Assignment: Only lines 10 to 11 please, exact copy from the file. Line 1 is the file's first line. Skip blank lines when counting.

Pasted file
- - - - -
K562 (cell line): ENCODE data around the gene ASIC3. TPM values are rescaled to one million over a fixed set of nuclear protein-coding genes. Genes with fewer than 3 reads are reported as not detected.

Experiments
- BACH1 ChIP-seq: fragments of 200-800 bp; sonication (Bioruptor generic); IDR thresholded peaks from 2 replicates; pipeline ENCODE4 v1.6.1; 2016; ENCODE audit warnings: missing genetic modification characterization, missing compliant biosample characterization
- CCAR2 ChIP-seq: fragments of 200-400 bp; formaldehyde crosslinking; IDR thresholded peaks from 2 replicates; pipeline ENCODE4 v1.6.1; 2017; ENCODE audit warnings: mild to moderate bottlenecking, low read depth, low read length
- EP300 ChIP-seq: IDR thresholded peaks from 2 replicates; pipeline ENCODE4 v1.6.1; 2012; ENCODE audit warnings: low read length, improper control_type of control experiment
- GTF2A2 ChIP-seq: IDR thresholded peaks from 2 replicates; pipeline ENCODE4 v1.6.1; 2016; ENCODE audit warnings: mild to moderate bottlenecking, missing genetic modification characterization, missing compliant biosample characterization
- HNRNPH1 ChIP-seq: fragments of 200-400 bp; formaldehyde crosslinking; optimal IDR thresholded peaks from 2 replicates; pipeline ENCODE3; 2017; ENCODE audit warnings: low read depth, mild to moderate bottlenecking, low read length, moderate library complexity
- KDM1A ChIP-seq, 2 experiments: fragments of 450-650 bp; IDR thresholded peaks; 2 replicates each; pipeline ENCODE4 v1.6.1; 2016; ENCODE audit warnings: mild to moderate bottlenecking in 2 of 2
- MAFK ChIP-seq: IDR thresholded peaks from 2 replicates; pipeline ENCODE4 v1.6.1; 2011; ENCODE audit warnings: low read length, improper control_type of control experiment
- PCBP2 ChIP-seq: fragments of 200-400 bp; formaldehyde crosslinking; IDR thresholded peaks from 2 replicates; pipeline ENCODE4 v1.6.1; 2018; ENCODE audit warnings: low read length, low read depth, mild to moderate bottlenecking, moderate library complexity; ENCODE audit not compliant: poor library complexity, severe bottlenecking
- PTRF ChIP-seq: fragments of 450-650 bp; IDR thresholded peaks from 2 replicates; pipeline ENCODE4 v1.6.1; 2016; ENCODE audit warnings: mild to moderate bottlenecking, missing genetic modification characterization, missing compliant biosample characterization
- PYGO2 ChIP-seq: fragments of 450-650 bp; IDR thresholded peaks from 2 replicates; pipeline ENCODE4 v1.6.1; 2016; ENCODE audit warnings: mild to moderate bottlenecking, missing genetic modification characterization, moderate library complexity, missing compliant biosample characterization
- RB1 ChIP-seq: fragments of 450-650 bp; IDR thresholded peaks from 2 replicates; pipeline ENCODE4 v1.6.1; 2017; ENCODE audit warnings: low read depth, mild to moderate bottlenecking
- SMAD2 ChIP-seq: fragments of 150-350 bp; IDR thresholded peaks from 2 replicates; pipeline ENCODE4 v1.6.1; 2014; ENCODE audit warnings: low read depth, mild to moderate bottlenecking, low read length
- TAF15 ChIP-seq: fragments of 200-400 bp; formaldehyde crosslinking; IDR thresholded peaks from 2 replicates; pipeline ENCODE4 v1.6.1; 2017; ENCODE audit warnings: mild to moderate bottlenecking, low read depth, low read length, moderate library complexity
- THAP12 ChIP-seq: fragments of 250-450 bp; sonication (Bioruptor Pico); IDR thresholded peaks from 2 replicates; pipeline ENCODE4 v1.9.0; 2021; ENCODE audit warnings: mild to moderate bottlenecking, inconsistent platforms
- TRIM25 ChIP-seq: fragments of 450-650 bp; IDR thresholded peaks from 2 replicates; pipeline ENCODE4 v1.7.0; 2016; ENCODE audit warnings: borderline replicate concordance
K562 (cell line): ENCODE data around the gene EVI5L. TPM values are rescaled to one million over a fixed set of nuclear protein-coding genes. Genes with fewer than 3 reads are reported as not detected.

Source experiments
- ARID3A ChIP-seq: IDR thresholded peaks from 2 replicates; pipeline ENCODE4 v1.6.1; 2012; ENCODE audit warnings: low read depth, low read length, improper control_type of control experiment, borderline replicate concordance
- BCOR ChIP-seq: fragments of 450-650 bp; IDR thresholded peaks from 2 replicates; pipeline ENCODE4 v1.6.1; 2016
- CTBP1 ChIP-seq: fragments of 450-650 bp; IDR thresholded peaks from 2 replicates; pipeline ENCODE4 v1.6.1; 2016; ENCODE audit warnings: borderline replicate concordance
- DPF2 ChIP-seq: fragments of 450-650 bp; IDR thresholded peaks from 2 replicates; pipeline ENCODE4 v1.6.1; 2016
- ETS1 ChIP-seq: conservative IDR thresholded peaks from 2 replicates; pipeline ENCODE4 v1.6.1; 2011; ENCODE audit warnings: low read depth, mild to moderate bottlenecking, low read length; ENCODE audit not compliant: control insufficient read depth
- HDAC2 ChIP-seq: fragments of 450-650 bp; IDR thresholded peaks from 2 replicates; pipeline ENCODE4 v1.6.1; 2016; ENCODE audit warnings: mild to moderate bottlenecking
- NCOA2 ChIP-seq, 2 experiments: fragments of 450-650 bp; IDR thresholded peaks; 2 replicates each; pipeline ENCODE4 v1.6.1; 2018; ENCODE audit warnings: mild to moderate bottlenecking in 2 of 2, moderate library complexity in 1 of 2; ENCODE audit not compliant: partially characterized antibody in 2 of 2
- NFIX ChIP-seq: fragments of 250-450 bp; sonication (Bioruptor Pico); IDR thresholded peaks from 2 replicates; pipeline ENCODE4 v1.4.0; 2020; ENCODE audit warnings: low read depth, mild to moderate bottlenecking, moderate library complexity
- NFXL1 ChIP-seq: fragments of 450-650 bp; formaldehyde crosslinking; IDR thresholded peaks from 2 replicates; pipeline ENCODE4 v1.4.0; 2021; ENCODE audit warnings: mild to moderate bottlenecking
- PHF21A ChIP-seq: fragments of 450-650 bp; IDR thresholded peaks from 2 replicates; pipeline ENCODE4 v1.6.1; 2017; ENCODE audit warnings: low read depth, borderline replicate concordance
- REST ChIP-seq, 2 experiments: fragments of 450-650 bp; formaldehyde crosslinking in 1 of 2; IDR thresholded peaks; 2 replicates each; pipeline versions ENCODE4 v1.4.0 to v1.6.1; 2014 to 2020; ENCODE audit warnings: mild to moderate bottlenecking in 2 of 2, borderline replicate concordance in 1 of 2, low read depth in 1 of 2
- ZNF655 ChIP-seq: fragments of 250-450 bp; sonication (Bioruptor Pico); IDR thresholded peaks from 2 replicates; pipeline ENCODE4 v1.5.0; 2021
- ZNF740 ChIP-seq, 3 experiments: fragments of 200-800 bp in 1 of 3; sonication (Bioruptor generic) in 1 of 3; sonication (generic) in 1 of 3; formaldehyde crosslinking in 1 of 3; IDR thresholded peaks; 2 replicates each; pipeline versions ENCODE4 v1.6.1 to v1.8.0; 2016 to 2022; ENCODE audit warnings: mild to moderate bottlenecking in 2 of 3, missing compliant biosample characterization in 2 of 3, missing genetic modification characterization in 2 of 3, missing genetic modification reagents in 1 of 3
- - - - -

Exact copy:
- PCBP2 ChIP-seq: fragments of 200-400 bp; formaldehyde crosslinking; IDR thresholded peaks from 2 replicates; pipeline ENCODE4 v1.6.1; 2018; ENCODE audit warnings: low read length, low read depth, mild to moderate bottlenecking, moderate library complexity; ENCODE audit not compliant: poor library complexity, severe bottlenecking
- PTRF ChIP-seq: fragments of 450-650 bp; IDR thresholded peaks from 2 replicates; pipeline ENCODE4 v1.6.1; 2016; ENCODE audit warnings: mild to moderate bottlenecking, missing genetic modification characterization, missing compliant biosample characterization